When Sleep Alone Doesn't Do The Job. The 7 Types of Resting That Everyone Needs
What are some ways to rest better, gain and retain energy? We'll show you 7 ways to relax on a daily basis that will make you feel better.
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The offices were filled with indifferent faces, eyes of the workers overflowing with fatigue. Typical Monday morning, the vibe of which drags on through the working week until it very slowly reaches Friday afternoon. One second at a time. Fingers tap on keyboards relentlessly with a desire for some time off. Scenes resembling a novel by dystopian authors, quite honestly. Sounds familiar? Sit back for a moment and think about how do your school / work days usually go. Even your off days at home when you have nothing to do.
How many times did this burning question cross your mind: "Why am I so freaking tired?" Lack of sleep would be a simple answer, but what if you get exactly as much as you need, and the energy still falls behind. Well, maybe you have trouble distinguishing between what sleep and rest. Although regular alternation of REM and non-REM phases during bedtime is important, sometimes "just" sleeping simply doesn't cut it.
According to Dr. Saundra Dalton-Smith, the key to gaining enough life energy to paint gray work weeks with bright colors is understanding that there's seven types of rest and it's extremely important to incorporate each one of them into your life. We will go through all of them today and include tips on how you can introduce them into your daily routing. That way, you can stay productive and have good physical and mental health at the same time.
1. Physical rest
The absolute essential that we all should get enough of is physical rest, which you've probably heard of before. Physical rest itself consists of two types that need to be combined as suited. If you spend eight hours a day at work, where you need to use every muscle in your body, it's probably obvious that spending another two hours doing intense exercise is a bit of a dead end street.
It pays to take turns between the two kinds of physical rest. During the day, it's recommended to combine passive physical rest, which may include sleep (including naps), or simple lounging on the couch. Saundra then advises to include active rest in your life based on how demanding your life is. If your working days are more physically demanding, just do some stretching for a few minutes or get a pleasant massage instead.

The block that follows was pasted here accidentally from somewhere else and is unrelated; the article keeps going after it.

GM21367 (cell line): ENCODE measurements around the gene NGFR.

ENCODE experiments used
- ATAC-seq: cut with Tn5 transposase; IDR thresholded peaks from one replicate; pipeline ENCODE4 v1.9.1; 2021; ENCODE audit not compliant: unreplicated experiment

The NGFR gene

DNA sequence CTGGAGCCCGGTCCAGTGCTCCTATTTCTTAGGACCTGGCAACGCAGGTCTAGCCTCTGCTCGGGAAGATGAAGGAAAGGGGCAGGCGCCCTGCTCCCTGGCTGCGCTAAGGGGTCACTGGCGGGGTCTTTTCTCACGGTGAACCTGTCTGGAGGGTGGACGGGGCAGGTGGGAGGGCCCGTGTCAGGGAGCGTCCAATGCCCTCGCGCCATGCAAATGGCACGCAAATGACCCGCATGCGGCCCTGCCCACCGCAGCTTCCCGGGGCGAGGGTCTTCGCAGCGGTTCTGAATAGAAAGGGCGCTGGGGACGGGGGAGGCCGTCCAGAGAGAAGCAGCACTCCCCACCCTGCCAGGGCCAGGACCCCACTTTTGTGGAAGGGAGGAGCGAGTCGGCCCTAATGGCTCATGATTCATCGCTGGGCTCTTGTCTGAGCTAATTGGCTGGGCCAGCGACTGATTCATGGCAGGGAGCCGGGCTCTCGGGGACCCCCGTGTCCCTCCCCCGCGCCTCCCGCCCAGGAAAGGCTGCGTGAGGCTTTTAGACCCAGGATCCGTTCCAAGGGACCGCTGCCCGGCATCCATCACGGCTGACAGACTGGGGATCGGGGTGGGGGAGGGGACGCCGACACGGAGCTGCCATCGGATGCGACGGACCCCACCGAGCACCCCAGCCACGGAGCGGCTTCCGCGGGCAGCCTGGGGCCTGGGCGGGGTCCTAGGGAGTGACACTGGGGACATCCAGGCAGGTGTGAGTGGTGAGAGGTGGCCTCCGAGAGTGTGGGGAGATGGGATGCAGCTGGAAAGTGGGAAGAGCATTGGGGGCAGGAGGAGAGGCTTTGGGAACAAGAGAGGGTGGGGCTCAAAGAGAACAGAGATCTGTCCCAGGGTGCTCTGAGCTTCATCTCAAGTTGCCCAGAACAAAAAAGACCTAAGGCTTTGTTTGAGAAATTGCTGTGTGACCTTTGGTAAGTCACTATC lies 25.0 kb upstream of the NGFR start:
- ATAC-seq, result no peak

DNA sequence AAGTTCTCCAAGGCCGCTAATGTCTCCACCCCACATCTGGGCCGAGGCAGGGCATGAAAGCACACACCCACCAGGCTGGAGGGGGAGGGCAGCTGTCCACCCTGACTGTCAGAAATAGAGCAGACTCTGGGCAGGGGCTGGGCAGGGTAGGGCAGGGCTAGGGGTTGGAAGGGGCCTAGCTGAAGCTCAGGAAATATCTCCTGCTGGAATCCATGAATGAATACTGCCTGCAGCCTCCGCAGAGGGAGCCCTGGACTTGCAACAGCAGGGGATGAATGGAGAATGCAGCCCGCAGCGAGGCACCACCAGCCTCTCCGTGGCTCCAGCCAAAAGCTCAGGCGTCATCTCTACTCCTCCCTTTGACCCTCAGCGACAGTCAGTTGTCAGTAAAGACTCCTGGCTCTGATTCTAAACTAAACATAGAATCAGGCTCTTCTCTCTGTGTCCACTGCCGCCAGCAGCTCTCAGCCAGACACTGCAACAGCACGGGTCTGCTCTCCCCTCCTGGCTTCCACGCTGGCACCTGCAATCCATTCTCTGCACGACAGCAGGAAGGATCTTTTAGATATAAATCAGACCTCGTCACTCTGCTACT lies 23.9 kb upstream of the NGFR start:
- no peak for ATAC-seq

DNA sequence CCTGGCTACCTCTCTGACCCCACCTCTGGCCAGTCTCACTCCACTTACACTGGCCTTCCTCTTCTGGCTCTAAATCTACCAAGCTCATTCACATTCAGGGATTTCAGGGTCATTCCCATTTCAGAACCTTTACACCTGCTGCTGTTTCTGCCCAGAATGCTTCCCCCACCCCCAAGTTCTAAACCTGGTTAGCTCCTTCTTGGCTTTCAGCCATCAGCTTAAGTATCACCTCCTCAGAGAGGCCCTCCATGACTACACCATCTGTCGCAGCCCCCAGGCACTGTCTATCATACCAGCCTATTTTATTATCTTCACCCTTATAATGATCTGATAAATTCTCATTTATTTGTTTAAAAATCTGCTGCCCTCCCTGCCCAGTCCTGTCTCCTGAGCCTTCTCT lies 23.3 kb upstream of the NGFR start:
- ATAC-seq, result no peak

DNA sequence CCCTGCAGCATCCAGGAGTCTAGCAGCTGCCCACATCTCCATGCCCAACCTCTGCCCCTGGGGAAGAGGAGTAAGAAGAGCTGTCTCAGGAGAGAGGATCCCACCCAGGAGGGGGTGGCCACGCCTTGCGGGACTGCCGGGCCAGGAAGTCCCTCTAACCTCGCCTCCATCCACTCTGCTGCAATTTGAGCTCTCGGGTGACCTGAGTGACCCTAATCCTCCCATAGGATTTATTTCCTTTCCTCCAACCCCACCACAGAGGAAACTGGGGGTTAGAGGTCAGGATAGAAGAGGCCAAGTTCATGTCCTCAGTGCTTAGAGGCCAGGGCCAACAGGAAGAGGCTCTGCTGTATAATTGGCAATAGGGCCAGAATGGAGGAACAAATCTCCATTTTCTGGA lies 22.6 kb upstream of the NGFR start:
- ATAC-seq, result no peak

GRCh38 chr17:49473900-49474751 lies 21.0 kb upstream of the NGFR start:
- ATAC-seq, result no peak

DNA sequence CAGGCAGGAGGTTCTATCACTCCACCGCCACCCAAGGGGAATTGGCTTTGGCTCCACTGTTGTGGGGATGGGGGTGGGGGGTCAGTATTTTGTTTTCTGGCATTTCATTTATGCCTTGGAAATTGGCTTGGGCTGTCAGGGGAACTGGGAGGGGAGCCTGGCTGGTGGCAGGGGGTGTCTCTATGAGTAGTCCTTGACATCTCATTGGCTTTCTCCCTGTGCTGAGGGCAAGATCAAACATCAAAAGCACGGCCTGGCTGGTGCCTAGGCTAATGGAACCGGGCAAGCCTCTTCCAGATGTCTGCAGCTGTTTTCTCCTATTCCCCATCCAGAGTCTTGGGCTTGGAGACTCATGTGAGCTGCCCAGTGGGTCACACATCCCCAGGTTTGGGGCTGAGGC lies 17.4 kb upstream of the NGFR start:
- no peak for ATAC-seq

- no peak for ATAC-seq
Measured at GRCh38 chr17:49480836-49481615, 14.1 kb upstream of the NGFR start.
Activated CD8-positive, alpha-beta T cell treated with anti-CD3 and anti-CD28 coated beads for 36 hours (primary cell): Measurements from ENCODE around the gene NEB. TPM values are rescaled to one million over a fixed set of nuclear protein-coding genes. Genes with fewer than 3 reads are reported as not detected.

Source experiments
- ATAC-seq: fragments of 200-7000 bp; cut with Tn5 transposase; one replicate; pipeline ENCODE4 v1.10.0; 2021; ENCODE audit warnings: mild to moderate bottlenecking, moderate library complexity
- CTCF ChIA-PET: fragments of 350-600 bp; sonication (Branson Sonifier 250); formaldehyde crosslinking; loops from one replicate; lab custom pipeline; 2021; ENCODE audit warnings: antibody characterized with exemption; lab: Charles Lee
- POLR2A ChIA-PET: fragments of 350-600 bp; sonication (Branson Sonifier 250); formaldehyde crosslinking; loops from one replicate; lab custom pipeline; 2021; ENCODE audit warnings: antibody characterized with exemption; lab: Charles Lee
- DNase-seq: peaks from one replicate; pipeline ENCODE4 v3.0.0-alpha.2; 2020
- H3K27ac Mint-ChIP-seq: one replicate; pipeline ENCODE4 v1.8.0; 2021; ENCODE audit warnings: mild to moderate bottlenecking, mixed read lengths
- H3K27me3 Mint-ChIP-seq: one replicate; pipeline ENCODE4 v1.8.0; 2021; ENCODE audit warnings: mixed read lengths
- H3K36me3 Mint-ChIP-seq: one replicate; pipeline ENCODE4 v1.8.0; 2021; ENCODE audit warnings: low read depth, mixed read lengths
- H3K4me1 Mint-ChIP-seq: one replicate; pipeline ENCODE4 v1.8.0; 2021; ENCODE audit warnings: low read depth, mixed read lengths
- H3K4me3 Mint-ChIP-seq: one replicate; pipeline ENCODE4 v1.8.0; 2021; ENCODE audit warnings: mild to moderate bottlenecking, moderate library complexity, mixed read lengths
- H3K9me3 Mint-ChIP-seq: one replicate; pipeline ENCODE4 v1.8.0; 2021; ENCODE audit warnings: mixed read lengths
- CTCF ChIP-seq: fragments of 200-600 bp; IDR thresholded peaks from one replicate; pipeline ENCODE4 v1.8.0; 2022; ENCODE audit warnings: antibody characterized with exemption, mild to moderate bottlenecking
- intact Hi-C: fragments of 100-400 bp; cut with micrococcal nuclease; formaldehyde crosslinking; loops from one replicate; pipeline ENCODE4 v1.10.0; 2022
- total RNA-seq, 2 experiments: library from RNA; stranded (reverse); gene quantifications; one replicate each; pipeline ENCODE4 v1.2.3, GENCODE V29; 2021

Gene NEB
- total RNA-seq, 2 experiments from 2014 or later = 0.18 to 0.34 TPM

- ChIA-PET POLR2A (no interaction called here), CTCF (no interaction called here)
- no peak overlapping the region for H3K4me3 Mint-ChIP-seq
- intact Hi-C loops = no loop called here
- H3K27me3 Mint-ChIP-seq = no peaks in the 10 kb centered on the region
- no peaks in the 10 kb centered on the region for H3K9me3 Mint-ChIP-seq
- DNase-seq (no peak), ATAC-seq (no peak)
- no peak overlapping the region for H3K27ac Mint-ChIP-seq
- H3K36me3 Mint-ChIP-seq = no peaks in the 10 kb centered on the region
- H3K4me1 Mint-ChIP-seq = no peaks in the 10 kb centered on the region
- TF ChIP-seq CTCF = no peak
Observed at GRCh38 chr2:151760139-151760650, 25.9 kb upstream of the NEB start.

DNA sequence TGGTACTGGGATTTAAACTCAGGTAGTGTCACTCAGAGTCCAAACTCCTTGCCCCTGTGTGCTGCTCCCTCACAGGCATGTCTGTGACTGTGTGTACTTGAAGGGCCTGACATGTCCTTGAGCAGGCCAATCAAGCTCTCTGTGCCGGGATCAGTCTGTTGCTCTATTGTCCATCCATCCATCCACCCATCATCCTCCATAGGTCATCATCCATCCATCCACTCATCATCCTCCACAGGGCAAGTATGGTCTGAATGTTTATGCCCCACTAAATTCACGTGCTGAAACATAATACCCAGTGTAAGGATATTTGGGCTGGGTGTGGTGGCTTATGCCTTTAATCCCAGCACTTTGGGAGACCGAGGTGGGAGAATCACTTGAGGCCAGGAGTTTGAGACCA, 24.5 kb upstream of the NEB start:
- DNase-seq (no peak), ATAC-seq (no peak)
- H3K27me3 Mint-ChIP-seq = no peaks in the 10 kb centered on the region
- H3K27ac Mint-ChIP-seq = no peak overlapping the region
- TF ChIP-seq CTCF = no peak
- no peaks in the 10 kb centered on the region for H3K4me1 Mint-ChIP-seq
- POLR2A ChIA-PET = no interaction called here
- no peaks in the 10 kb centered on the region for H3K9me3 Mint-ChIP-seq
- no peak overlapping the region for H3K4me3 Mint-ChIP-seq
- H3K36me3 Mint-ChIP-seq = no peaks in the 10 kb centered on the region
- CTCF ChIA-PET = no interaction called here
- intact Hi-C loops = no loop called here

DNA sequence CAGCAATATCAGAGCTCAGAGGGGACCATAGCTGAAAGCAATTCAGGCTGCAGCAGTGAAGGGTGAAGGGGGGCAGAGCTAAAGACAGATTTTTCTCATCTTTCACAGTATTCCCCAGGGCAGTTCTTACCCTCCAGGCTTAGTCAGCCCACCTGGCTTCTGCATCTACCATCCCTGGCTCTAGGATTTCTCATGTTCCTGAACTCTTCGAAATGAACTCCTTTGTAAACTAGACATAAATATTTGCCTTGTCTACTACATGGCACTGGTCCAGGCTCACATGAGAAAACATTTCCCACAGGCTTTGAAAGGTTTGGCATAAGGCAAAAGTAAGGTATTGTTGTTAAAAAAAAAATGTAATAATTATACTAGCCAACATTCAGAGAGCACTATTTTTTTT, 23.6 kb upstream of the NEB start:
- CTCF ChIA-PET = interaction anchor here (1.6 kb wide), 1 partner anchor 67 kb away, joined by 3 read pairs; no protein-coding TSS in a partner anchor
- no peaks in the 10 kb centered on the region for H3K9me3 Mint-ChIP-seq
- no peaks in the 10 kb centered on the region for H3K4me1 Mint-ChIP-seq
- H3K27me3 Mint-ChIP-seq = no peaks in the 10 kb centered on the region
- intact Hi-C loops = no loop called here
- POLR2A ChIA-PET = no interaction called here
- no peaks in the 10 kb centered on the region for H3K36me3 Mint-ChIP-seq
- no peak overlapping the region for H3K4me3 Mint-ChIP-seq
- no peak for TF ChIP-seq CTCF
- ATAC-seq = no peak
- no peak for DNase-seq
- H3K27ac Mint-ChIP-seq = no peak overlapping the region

2. Mental rest
Let's do a quick test. How many times did it happen to you that you were rolling around in your warm bed, overwhelmed with thoughts - memories of past vacations, unfinished assignments at work, school assignments that were supposed to be turned in two days ago? If you've found yourself in the above mentioned situation recently, it's quite possible that you aren't getting the amount of mental rest you require.
Mental rest needs to be integrated on a daily basis. Whether at work or school, it's recommended to rest every two hours in small doses so that you have enough energy at the end of the day. Put your tasks aside for a while and have a short breathing exercise or a meditation. Or just look out the window at how it rains, snows or shines. At the same time, Saundra recommends having a notebook by the bed, in which, if you can't sleep, you'll briefly jot down what's going on in your head so you don't keep it in your head.
3. Sensory rest
We live in a world that gives us more stimuli than our brains can process. Even more if you use your head at work, sit in front of a screen for the most part of your day, take one phone call after another, meet a lot of people, either in person or within calls. Sight, hearing, and all of the other senses need rest too, which is something we often forget.
To cope with this, there are rules that you can incorporate into your daily life. One
of them is the rule called 20-20-20. The way it works is that every 20 minutes you look at an object 20 feet away (approximately 6 meters) for 20 seconds. This will help relieve your eyes, just like closing them for these 20 seconds. Working with silence is equally important.
Just like sight, your hearing also needs proper rest. All the more so if you live in a larger city, where you're presented with the tram symphony with sirens, basically non-stop. Relieving the ears with a few minutes of silence is extremely important. Try to get ear plugs, for example, and spend some time in silence every day. You'll see that your brain will thank you for that. For starters, turning off your phone and electronic devices at the end of each day and going for a walk will do.